The Axolotl is a species of salamander exclusively found in central Mexico, mainly in Lake Xochimilco and Lake Chalco. The axolotl, unlike their other Mexican mole salamanders cousins, do not undergo metamorphosis so remain aquatic and gilled. Amazingly the axolotl can regenerate lost limbs so biologists are keen to study them closely.
A sexually mature adult axolotl, at age 18–24 months, ranges in length from 15–45 cm, although a size close to 23 cm is most common and greater than 30 cm is rare. Their heads are wide, and their eyes are lidless. Their limbs are underdeveloped and possess long, thin digits. Males are identified by their swollen back end lined with papillae (nipple like structures), while females are noticeable for their wider bodies full of eggs. Axolotls have barely visible teeth, which would have developed during metamorphosis. Currently there are few axolotls living outside of captivity as their natural habitat has been increasingly polluted resulting in their populations declining to almost none. They are truly one of the world's weirdest and most wonderful animals!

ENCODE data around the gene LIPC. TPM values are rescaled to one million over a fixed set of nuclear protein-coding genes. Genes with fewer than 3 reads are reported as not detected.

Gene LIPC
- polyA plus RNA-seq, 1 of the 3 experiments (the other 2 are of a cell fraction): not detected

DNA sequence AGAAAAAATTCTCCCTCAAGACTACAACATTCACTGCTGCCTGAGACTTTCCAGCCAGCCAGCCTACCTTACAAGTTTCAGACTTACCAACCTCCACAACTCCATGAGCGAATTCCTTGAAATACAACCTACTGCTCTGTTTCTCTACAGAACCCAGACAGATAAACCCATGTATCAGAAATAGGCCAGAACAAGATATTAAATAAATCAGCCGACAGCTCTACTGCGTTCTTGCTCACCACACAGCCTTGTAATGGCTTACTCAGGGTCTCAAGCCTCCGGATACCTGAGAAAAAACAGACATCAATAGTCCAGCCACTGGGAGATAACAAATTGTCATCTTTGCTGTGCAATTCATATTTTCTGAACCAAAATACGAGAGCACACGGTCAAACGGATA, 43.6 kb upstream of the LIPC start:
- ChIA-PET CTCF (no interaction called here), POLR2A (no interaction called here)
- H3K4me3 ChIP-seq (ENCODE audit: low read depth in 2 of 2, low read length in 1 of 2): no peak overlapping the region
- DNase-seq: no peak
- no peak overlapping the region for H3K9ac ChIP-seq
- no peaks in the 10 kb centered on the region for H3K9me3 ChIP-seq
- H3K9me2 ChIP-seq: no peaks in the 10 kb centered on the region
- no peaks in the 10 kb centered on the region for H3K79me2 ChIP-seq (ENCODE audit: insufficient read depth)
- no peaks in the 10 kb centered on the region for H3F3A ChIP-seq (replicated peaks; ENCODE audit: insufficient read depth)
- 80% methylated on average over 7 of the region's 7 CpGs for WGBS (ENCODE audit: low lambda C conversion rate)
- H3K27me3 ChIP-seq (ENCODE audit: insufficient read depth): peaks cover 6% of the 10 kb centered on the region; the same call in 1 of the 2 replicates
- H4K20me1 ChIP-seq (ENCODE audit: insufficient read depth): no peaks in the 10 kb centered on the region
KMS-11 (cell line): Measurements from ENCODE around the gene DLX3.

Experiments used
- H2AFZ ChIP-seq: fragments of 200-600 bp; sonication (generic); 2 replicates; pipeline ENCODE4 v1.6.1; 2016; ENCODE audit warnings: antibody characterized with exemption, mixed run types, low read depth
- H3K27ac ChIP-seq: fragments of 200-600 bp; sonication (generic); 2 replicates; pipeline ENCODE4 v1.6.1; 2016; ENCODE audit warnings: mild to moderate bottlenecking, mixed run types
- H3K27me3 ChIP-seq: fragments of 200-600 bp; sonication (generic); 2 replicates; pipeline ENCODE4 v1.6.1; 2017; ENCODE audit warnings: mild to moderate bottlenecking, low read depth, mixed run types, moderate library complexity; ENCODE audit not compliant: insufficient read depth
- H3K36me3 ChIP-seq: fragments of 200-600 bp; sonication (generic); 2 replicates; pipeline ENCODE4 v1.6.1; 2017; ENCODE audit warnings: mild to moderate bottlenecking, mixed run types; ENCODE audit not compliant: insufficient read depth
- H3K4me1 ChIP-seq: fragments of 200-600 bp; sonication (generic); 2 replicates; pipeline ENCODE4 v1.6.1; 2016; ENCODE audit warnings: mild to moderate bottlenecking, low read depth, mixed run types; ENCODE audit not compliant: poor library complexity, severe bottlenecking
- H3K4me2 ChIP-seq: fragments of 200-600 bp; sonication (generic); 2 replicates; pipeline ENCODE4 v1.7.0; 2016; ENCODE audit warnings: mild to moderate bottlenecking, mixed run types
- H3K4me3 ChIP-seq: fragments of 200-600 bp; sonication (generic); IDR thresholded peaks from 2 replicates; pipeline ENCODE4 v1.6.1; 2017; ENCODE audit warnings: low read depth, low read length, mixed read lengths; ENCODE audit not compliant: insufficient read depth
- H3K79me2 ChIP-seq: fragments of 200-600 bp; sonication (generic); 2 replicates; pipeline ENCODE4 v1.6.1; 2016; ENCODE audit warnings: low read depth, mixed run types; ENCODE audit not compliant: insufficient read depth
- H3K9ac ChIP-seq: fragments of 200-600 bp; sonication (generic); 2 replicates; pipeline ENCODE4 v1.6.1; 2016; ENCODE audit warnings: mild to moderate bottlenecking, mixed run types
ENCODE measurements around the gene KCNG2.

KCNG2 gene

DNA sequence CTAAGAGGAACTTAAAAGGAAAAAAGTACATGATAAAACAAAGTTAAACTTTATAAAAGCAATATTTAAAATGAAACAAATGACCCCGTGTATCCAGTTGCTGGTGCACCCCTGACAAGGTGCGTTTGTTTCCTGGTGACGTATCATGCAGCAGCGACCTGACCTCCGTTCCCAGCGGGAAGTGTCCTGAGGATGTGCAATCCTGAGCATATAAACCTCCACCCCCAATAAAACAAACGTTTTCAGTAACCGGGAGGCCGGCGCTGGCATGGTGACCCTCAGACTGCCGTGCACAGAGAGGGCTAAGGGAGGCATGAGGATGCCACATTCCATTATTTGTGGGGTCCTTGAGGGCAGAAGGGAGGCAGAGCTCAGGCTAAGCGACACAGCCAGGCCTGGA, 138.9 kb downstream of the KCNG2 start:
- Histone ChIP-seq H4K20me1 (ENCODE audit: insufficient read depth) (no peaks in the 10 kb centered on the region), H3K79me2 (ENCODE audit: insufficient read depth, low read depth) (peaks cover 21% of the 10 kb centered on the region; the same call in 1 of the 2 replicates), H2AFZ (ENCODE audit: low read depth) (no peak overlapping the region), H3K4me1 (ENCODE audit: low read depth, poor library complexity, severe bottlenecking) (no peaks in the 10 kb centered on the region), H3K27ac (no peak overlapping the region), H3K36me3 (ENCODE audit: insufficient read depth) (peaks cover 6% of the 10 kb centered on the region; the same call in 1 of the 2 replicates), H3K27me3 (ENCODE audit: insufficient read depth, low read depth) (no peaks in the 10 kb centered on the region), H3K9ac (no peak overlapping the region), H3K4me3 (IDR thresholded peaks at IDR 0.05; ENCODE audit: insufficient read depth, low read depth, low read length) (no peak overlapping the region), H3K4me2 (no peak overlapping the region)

By Pia Klippgen, Form IV